JTL:  It was evidently a great loss to the film industry for Mr. Simon to have died suddenly so young at 41 years old.  You movingly describe Frank Sinatra's and Lucille Ball's gratitude toward him for his contribution to their careers. Could you recount that here?

DCT:  In the last few weeks of his life, Simon had James Jones, author of From Here to Eternity, as a houseguest, working on adapting the book to the movie screen. Though he didn’t live to see it to fruition, Simon envisioned Sinatra as Maggio, and threatened to quit his job at Columbia when Harry Cohn overruled him. As most people know, Ava Gardner later took up the challenge of getting Sinatra the job, but he never forgot that it had been Simon’s idea, and expressed his gratitude to Stephen Simon years later. Similarly, Lucille Ball knew she owed a debt to Simon, who was not only a personal friend but truly a mentor in terms of encouraging and developing her flair for comedy. Even years after his death, she told people so, often getting teary when the subject came up.

JTL:   Is there a particular pleasure for you in pursuing a topic not covered by other entertainment biographers, plowing new ground, so to speak, rather than covering more well-known subjects?

DCT:  Absolutely. I’ve always liked Joan Crawford, for example, but there have already been so many books about her. As a fan, I’d buy a book expecting to get fresh information, not a rehash of what’s already out there. My publisher, McFarland and Company, has been very generous about supporting my wish to write about the topics that interest me most. And I enjoy doing original research, and bringing readers information they haven’t seen before.

JTL:  Aline MacMahon is a favorite of mine and I was interested to learn in your book of her family connection to S. Sylvan Simon. Any plans to follow the thread and write a book on her?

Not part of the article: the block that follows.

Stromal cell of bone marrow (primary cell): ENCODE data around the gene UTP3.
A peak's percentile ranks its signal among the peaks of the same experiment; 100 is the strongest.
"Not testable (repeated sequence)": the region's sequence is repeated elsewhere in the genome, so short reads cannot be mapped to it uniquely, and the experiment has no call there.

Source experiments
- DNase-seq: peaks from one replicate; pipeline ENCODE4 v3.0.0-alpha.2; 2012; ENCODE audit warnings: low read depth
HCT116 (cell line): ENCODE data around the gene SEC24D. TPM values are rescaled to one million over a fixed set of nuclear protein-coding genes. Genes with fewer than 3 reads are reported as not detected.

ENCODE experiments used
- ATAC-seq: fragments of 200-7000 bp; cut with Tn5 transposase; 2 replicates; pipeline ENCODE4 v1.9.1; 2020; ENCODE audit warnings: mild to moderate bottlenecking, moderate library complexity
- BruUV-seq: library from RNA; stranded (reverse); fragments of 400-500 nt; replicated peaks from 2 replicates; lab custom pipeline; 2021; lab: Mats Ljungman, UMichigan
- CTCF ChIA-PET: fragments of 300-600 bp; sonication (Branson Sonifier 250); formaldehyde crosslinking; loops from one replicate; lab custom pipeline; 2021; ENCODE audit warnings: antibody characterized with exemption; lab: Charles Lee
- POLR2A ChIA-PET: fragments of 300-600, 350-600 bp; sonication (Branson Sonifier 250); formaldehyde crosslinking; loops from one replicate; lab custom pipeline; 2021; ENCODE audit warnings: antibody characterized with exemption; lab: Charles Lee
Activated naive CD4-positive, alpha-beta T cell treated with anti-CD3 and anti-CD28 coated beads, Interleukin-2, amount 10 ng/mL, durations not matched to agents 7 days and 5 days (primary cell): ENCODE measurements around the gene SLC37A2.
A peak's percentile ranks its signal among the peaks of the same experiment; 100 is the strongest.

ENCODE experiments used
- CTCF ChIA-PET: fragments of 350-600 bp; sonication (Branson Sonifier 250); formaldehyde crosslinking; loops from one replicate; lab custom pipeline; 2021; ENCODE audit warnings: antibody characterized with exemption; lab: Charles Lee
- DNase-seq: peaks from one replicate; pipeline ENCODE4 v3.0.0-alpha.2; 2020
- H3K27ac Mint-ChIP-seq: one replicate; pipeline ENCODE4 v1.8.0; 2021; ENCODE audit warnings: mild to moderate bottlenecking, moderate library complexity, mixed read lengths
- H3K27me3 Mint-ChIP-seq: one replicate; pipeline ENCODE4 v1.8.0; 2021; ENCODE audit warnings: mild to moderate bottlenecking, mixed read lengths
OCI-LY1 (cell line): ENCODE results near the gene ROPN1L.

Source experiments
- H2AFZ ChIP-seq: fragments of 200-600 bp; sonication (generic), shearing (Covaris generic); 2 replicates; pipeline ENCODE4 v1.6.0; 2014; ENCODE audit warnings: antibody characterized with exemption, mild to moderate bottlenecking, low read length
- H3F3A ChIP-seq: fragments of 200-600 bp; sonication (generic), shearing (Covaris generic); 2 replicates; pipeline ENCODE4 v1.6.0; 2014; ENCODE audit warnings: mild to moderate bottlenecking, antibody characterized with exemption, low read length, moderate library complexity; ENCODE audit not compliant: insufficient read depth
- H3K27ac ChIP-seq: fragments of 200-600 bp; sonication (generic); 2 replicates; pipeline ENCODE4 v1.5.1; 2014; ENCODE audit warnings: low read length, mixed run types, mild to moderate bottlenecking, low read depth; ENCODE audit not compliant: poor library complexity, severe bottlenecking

DCT:  It’s definitely something I’ve considered. She’s another one who becomes more difficult to research as time passes, but I was able to draw on letters she wrote to her husband, Clarence Stein, a well-known architect. Naturally I concentrated on the material pertaining to Sylvan Simon and the movie they made together, Tish. But she and Mr. Stein were often apart during their marriage, pursuing their individual careers, and they wrote to each other faithfully. 

JTL:   You write that Simon's family felt that the great stress of his work contributed to his early death.  Can you speculate what his goals, and his legacy might have been had he had taken over Harry Cohn's position at Columbia?

DCT:  When Simon became Cohn’s second-in-command at Columbia, the movie industry was running scared, feeling the looming threat of television becoming the dominant entertainment medium. Columbia’s long-profitable B-movie series and comedy shorts were falling by the wayside, and no one was entirely sure how to get viewers to leave the house and buy a movie ticket. I think Simon had a keen sense for how to do that, and would have kept the studio in the black while making some of the movies he wanted to make. Though Simon was quite capable of handling war movies, murder mysteries, and pretty much anything else, he did have an enduring love for comedy, and I think you would have seen that reflected in Columbia’s output.

Final thoughts from author David C. Tucker:

            I love doing a project that combines library and archival research, genealogy, newspaper files, and personal interviews, but I also make it a point to view as much of the subject’s work as I can. So if you’ll excuse me, I’m off to watch another movie. Thanks to you, Jacqueline, and your readers for plowing through this!


S. Sylvan Simon, Moviemaker – Adventures with Lucy, Red Skelton and Harry Cohn in the Golden Age of Hollywood is available at the publisher’s website, McFarland, here.  It is also available here at Amazon, as well as a variety of other online shops.

Have a look here for links to some of David C. Tucker’s previous books on movie and television notables:

Gale Storm: A Biography and Career Record

Martha Raye: Film and Television Clown

Eve Arden: A Chronicle of All Film, Television, Radio and Stage, Performances

Shirley Booth: A Biography and Career Record

Joan Davis: America’s Queen of Film, Radio and Television Comedy

Lost Laughs of ‘50s and ‘60s Television

Pine-Thomas Productions: A History and Filmography

Have a look here at David C. Tucker’s blog.


Vienna said...

This sounds a must-read. Great interview.

Jacqueline T. Lynch said...

Thanks for stopping by, Vienna. It's a jam-packed with the kind of detail that I like in a book about classic films, and I knew very little about S. Sylvan Simon before reading David Tucker's book.

Related Products